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Guilty Plea in Detroit Gas Station Gay Bashing

by Jason St. Amand
National News Editor
Tuesday Sep 4, 2012
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A man from Detroit has pleaded guilty to attacking a customer at a gas station because he believed he was gay, the Detroit Free Press reported.

On March 7, 2011, Everett Dwayne Avery, 36, was at a BP gas station in the Motor City when he attacked the victim. He hit Justin Alesna in the face, which caused a fractured eye socket and other facial injuries, because he thought he was gay. Avery could get up to 10 years in prison.

Alesna was standing in line behind Avery at the gas station. As
Gay Star News reports, Avery thought he was standing a little too close and decided to take matters into his own hands. He first spewed homophobic epithets toward the victim and then beat him.

Avery will be sentenced on November 28. But under the terms of his plea deal, he will spend between 12 to 18 months and could get slammed with a $20,000 fine. He is also the second person to be prosecuted under Matthew Shepard and James Byrd Jr. Hate Crimes Prevention Act, which was signed into law by President Barack Obama in 2009.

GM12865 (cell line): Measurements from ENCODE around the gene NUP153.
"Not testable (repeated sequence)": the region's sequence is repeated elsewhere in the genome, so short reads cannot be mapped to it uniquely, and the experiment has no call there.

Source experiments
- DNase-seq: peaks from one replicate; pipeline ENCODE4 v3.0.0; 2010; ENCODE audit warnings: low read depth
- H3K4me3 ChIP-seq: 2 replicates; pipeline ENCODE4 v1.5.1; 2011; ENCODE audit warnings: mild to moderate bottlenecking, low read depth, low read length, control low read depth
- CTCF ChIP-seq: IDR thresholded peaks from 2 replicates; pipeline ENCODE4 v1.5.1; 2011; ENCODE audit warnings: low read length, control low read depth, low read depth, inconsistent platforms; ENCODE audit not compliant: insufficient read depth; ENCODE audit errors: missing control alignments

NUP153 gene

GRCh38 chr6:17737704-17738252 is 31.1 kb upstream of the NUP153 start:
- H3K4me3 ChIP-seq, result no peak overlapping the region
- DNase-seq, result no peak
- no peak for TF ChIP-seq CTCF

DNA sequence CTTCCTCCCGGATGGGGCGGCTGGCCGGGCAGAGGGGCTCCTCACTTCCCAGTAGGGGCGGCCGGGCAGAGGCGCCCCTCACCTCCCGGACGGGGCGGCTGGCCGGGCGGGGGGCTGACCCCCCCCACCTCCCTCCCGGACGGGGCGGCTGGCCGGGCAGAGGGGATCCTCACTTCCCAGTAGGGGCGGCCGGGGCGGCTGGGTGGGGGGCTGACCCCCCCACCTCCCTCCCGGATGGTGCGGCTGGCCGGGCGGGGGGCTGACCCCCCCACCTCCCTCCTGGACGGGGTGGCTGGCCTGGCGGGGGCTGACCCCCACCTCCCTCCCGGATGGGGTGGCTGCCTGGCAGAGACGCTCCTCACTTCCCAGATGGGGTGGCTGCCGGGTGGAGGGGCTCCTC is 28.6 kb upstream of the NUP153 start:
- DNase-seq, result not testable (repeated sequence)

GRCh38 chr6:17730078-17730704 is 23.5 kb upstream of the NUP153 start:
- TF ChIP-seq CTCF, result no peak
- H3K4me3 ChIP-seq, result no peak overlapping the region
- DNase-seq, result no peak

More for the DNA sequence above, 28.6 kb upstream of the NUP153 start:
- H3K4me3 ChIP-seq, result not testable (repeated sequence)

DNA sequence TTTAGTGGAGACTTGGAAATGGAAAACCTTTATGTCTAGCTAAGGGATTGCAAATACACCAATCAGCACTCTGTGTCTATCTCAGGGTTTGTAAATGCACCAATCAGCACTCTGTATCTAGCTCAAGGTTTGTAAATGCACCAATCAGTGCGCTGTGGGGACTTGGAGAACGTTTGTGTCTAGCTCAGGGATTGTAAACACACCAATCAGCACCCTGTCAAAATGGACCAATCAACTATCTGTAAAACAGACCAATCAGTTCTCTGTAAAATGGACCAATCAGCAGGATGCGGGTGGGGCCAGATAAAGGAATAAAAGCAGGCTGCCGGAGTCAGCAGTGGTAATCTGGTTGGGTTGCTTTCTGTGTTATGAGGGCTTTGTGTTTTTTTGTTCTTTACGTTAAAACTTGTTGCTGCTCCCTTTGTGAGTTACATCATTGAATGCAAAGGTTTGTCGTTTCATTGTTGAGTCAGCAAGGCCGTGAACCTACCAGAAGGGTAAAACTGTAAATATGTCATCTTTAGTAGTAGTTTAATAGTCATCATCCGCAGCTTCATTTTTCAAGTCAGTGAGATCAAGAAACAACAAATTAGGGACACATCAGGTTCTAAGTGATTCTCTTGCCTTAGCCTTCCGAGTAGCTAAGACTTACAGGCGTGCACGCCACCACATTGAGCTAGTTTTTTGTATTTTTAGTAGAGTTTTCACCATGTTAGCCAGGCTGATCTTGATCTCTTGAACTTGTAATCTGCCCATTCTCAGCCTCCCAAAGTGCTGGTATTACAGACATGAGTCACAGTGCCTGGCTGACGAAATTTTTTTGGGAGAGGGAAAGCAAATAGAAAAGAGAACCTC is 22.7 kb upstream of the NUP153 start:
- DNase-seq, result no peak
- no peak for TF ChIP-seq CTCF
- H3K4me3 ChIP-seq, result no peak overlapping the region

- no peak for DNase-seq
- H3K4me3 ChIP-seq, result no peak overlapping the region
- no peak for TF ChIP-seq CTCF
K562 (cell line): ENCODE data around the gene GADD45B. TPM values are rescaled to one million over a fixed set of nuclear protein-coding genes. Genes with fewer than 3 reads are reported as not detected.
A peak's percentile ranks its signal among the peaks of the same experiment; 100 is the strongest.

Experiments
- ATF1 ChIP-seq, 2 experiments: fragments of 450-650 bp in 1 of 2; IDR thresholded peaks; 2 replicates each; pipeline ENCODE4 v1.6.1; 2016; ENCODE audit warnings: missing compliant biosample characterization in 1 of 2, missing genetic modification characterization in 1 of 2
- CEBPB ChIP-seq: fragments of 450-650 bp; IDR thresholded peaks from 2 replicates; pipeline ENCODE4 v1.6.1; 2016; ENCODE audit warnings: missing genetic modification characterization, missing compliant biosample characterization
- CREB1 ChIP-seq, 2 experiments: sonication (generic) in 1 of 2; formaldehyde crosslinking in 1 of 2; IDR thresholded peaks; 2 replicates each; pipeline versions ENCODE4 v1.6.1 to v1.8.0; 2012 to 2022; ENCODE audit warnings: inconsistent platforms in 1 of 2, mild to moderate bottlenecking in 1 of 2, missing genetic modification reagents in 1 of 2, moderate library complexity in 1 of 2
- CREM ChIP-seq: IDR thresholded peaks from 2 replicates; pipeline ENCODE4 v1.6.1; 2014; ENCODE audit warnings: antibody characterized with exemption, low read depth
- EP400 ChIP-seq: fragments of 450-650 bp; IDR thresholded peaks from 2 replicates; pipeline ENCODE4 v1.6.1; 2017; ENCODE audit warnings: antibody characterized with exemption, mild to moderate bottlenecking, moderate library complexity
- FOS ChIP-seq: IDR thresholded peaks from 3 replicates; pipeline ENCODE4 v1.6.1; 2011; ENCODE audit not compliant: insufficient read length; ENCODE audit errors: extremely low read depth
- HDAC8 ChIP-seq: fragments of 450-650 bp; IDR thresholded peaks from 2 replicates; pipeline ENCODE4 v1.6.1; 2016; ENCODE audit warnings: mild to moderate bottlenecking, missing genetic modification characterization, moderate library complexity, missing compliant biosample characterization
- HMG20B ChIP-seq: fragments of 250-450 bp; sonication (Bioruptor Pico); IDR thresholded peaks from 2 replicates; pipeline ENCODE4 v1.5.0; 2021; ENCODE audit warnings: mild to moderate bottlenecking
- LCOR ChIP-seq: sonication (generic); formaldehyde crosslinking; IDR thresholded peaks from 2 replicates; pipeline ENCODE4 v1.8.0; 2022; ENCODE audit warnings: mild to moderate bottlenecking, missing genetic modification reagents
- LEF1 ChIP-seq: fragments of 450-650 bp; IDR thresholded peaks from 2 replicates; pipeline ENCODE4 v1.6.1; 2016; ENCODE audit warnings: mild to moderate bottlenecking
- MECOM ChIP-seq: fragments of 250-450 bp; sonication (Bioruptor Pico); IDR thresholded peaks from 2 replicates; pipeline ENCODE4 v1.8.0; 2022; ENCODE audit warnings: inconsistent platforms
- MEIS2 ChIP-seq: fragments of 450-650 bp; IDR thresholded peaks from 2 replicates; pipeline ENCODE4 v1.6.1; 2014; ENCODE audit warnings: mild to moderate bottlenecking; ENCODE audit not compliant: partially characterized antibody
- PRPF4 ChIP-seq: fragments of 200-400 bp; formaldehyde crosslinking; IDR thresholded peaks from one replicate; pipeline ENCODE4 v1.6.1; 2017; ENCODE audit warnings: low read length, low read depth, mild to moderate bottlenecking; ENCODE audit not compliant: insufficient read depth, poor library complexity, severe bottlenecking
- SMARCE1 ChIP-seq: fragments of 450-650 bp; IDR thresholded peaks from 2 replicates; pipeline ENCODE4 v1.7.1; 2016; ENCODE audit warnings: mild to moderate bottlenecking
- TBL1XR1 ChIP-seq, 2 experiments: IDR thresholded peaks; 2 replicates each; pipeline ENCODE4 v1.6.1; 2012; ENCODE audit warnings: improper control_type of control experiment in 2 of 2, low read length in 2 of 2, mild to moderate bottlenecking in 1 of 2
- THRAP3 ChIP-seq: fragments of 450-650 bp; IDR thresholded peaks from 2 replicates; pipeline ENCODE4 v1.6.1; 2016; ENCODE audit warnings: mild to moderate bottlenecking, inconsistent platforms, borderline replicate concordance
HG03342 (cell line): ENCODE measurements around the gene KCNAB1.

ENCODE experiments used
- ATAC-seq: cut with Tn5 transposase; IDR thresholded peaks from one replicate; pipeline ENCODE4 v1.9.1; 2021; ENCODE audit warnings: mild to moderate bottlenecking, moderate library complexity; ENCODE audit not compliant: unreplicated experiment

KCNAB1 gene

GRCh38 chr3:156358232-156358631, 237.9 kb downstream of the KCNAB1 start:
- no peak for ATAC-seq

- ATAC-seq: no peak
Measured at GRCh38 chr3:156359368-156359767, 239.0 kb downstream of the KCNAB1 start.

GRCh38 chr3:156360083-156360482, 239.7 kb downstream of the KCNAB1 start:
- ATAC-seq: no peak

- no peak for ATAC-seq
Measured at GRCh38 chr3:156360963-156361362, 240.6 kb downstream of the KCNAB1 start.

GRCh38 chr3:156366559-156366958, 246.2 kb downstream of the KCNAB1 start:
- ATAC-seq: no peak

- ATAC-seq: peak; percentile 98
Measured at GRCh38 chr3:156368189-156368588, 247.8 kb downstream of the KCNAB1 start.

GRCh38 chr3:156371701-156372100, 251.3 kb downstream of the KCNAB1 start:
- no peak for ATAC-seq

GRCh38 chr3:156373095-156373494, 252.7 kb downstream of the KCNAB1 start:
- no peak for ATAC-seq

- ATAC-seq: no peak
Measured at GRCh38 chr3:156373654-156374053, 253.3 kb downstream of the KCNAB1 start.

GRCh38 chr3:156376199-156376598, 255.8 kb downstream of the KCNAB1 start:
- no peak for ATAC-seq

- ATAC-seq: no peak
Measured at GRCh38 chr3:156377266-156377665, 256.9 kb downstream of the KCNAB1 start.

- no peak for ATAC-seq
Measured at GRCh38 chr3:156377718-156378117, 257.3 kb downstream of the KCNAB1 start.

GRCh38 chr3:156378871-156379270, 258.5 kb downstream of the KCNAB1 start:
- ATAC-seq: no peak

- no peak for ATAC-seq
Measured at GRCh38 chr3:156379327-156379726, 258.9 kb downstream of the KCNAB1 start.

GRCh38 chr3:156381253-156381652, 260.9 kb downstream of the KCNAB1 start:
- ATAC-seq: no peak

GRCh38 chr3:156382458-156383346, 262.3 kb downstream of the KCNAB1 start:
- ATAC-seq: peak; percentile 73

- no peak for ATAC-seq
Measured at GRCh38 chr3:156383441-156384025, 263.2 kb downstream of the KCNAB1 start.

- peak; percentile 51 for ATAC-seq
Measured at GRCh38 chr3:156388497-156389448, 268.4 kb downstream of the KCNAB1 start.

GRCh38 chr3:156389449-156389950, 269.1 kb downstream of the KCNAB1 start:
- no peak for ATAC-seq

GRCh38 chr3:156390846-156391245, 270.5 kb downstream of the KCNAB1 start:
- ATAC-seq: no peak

"A hate crime is different than a simple assault because it is an attack on not just one individual victim, but an attack on everyone who shares a particular characteristic," U.S. Attorney Barbara McQuade told the Detroit Free Press. "By passing this statute, Congress made it clear that an attack based on a victim’s sexual orientation will not be tolerated in America."

The first person do be prosecuted under the measure came earlier this year when David Jason Jenkins, 37, and Anthony Ray Jenkins were indicted by a federal grand jury in Kentucky for kidnapping and assaulting Kevin Penggington who is gay, the Huffington Post posted points out.

"Hate-fueled incidents have no place in a civilized society," Thomas E Perez, Assistant Attorney General for the Civil Rights Division, said in a statement.

Comments

  • Anonymous, 2012-09-04 13:46:11

    Serious psychotherapy and community service matters just as much as punishment and fines.


  • Anonymous, 2012-09-05 00:48:05

    These people definitely need help. I grew up in a homophobic family environment, but i am now a happy gay man. You can legistate but ultimately you have to educate.


  • Anonymous, 2012-09-07 06:11:50

    Educating is fine. but so is sending a strong signal to all that this violence will be punished! See if a few years behind bars and a felony conviction is worth the momentary satisfaction of showing your biggotry.


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